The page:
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beef ribs

pokeypokey Posts: 59
edited 2:19PM in EggHead Forum
Going to try beef ribs this weekend, had someone give some suggestions and thought I may run past some of you. I was told to remove the membrane and pack brown sugar at the ends of the bones to help steam the ribs from inside. I have tried them once before and left them on a little too long without testing the internal temp. I will check with a toothpick and temp guage this time (suggestions on temp appreciated).



  • gdenbygdenby Posts: 5,935
    I remove the membrane. A fellow at work did some without removing the membrane, and complained the results were tough.

    Have not heard of packing the bone ends with brown sugar. Don't suppose it would hurt.

    I find that beef ribs can be somewhat greasy, especially the ones removed from the prime rib cut. So I try to hold them longer at 190 internal for a bit of extra rendering.
  • pokeypokey Posts: 59
    Approximately how long and at what dome temp do you shoot for? (250 for 4-5hrs)
  • Grandpas GrubGrandpas Grub Posts: 14,226
    When I first got my large I did some beef ribs and man were they terrible. One of my few failure cooks on the egg. The cook was so bad the neighbors dog ran away.

    Those ribs were lean and I cooked them too long, just couldn't even eat them.

    It took about 4 years for me to give them a try again. I got as meaty ribs as I could find. I wasn't expecting much so I just salt and peppered them and put them on the egg.

    Cooking them at 250° dome. I don't think I ever checked the meat temperature just used a tender test and meat pull back on the bone to see when I thought they were done.

    As stated above a lot of grease rendering so I am glad I had a deep catch pan under the ribs.

    When the ribs were tender I cut a slice tasted it and then pulled the ribs off of the egg.

    This time one of the best tasting cooks I have had. From my experience get the meatiest ribs you can find and cook until tender.

    These gave pork ribs & baby back ribs a real run for the money.




    Hope you have a good cook and make sure you take some pictures and notes and share with the rest of us.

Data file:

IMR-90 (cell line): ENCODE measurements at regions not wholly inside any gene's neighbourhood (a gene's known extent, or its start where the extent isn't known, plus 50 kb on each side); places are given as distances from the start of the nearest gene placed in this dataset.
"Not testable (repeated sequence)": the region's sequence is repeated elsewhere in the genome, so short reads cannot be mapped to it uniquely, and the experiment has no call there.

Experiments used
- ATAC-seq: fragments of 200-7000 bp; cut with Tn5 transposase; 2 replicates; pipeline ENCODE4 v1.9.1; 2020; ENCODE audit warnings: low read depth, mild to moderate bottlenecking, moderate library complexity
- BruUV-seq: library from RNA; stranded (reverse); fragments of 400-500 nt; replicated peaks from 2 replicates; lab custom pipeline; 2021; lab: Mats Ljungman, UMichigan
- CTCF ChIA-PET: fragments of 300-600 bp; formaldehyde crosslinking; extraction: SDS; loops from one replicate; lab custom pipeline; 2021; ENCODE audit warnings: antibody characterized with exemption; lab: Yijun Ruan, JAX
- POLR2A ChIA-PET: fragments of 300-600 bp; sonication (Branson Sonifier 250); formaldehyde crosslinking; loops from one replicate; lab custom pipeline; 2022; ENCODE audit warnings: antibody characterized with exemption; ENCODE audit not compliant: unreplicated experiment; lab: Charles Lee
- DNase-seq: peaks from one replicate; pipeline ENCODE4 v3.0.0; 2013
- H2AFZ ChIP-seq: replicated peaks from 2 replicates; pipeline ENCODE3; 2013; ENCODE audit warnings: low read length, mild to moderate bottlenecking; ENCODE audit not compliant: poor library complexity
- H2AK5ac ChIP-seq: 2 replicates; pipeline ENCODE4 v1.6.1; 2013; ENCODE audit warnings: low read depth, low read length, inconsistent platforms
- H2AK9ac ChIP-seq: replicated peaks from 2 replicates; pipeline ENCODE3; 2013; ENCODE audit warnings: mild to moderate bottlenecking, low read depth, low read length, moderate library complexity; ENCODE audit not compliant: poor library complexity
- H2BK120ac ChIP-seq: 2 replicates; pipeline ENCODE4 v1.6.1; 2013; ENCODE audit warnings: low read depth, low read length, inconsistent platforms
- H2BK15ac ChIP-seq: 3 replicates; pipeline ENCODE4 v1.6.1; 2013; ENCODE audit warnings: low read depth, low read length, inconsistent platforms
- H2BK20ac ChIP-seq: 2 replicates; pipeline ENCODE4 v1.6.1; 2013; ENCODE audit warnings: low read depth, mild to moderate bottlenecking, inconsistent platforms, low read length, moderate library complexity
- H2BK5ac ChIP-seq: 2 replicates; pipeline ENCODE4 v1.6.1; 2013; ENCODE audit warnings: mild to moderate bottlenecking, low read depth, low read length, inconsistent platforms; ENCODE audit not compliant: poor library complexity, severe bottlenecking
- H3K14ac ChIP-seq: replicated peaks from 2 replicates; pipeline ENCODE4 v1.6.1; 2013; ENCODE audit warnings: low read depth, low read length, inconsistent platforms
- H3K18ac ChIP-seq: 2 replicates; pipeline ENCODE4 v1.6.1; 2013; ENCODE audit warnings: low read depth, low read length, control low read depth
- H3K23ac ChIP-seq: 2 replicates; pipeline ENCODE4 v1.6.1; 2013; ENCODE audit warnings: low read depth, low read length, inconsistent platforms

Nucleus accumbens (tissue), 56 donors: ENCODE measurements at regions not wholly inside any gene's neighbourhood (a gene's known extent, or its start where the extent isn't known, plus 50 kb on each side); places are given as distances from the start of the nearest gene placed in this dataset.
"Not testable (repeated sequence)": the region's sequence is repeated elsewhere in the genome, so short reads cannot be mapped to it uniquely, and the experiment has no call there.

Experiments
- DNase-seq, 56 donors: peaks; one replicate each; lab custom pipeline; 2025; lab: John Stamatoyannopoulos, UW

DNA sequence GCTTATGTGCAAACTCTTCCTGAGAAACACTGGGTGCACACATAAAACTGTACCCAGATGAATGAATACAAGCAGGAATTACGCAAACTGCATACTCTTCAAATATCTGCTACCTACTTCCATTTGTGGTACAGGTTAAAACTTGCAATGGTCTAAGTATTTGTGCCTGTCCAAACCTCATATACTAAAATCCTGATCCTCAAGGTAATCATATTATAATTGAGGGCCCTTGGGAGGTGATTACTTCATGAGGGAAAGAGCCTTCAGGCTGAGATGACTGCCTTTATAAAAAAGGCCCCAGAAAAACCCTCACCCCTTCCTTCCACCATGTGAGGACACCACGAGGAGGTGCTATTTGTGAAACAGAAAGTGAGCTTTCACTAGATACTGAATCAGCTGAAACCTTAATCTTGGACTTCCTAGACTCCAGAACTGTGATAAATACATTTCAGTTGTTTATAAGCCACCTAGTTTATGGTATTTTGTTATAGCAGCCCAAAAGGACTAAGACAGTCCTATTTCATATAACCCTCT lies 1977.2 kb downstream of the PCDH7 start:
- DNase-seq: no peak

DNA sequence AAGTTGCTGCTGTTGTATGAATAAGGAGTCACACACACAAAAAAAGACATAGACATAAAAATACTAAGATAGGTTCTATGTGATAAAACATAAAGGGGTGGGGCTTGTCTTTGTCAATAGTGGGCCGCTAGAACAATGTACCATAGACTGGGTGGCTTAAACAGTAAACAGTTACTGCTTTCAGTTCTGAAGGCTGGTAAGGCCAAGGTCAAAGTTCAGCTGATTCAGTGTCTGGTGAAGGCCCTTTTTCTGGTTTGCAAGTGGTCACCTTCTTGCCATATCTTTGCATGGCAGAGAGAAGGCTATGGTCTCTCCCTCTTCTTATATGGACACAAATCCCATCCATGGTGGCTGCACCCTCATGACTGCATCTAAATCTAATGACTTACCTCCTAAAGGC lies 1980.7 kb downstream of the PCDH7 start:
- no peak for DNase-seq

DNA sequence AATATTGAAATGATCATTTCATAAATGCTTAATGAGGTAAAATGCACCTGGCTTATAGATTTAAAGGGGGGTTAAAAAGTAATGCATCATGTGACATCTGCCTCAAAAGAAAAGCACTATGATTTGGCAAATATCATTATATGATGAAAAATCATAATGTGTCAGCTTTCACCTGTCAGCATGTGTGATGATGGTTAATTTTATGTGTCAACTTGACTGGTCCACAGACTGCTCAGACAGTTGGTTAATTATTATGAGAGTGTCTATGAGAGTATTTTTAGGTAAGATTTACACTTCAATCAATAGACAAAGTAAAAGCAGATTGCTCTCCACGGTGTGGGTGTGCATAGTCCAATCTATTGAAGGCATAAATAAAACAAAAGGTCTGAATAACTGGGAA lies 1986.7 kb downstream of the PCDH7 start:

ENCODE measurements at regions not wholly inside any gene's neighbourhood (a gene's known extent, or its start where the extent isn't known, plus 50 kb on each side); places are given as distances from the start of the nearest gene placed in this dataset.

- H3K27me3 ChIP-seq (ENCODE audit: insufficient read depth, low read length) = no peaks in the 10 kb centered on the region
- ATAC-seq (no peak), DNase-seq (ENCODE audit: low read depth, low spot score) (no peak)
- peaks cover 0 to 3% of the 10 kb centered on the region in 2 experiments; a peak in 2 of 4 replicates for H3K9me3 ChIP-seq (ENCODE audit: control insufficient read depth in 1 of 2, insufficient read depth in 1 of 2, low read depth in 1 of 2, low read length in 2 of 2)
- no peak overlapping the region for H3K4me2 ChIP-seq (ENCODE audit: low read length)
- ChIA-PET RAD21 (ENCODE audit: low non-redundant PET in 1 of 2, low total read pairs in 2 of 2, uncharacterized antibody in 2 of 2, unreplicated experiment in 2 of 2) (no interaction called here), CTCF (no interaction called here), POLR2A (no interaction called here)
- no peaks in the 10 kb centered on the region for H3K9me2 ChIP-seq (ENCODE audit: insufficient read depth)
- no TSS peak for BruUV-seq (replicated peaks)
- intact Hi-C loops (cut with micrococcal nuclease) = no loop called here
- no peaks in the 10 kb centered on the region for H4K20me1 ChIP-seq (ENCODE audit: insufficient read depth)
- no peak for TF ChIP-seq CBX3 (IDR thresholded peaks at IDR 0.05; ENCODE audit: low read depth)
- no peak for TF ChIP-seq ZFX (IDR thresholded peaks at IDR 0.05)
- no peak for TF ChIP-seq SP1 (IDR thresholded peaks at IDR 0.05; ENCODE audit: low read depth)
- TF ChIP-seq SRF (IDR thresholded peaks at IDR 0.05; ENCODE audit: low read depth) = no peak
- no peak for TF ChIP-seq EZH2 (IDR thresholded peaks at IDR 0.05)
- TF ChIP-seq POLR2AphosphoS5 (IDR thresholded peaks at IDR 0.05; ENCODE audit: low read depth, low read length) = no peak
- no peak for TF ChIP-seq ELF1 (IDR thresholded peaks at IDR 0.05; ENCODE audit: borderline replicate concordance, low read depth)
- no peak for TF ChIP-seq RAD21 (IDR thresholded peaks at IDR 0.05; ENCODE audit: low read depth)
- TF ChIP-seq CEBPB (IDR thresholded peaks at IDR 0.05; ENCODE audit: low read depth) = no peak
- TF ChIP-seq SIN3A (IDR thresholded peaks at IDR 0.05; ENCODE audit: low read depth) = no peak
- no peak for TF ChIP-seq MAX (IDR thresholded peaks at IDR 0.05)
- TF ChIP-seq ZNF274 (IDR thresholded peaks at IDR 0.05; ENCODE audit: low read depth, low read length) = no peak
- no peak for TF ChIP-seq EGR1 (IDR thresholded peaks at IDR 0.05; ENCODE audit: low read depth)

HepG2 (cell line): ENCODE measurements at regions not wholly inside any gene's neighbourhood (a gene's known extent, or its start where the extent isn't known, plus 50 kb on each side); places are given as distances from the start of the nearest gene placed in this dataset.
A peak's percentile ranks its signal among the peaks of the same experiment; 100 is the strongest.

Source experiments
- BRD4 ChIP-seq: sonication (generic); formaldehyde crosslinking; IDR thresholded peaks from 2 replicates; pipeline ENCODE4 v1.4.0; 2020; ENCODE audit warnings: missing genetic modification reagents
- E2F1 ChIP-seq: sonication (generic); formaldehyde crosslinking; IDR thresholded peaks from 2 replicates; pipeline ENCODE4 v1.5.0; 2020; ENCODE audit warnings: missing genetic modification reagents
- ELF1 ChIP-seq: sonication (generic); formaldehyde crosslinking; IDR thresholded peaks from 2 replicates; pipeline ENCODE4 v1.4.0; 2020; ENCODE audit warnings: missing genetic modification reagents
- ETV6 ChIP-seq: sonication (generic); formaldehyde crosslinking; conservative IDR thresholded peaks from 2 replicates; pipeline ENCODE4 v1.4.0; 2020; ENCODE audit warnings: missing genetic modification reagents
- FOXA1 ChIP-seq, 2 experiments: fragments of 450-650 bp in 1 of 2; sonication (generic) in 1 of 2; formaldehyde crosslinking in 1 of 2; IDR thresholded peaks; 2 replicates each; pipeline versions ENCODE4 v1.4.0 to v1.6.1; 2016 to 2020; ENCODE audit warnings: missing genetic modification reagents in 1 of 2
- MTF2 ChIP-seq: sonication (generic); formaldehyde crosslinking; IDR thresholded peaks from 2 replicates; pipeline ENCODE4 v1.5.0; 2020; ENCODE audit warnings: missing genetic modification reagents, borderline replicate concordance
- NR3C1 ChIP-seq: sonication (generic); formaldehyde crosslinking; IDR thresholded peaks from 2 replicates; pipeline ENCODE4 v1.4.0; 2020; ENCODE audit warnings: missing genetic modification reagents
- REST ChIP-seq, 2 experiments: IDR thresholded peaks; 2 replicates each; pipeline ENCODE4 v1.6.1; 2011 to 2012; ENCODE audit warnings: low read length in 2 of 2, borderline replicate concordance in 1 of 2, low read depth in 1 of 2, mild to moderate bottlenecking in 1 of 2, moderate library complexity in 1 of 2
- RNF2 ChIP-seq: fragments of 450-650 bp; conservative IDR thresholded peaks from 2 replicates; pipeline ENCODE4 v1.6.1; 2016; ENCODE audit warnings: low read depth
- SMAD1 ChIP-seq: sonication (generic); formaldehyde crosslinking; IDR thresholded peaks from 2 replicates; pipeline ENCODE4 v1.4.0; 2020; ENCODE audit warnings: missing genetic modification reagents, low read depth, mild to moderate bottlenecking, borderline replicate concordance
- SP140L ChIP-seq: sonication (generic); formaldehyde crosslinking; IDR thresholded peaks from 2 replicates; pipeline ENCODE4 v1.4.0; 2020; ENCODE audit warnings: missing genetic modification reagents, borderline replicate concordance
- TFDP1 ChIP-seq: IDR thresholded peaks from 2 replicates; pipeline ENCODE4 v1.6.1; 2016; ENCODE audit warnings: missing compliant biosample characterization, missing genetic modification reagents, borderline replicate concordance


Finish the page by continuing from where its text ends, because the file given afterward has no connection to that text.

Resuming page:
• fishlessmanfishlessman Posts: 22,972
    the biggest trick to beef ribs is finding a rack with good meat on it, if the meat isnt enough they are tough. removing the membrane is alot of work, not like pork spares, needs to come off though as it is very tough. i think these went just under 7 at 235 grate, 250 dome would work, babybacks went on after a couple hours
  • Richard FlRichard Fl Posts: 8,247
    Did a batch, 6 ribs, individually cut and marinated in soy for an hour and then sprinkled with sesame seeds. 250 for 4 hours, indirect. Normally a full slab takes me 5-7 hours. Believe that the ribs being individual cut down on the cooking time.

  • Egg JujuEgg Juju Posts: 658
    I love beef ribs... I do them anytime I can find them at whole foods. The real trick, as others have stated, is getting some with meat on them. The first ones I got would have made good stock, but there wasn't any meat to speak of.

    Here is my recipe...

    ...and some gratuitous photos if you like.

    I don't temp them... just give them a little tug to see if they are tender. Remember... this is really steak on a stick.
    Large and Small BGE *
  • pokeypokey Posts: 59
    Thanks a bunch! The tips and pics help a great deal.
  • pokeypokey Posts: 59
    One more question, does anyone have a preference on wood chunks for beef ribs?
  • hornhonkhornhonk Posts: 3,841
    I like to use hickory chunks.
  • fishlessmanfishlessman Posts: 22,972
    small amout of oak and cherry works for me, i dont use much with beef ribs, sometimes just lump
  • RascalRascal Posts: 3,802
    Nicely done!! 8 - ),,,
  • Grandpas GrubGrandpas Grub Posts: 14,226
    I haven't tried Oak, expensive out here, but cherry wood is great. I like fruit wood and use them a lot. Grape vine smells funky when burning but leaves a great taste also. Jack Daniels chips are very good also.

  • NibbleMeThisNibbleMeThis Posts: 2,293
    Here is my favorite version, a slight modification of Adam Perry Lang's from his BBQ25 book:
    Knoxville, TN
    Nibble Me This
  • Egg JujuEgg Juju Posts: 658
    I used hickory for a while and I have tried mesquite, but I pecan now. That isn't to say hickory isn't good-- it is.
    Large and Small BGE *
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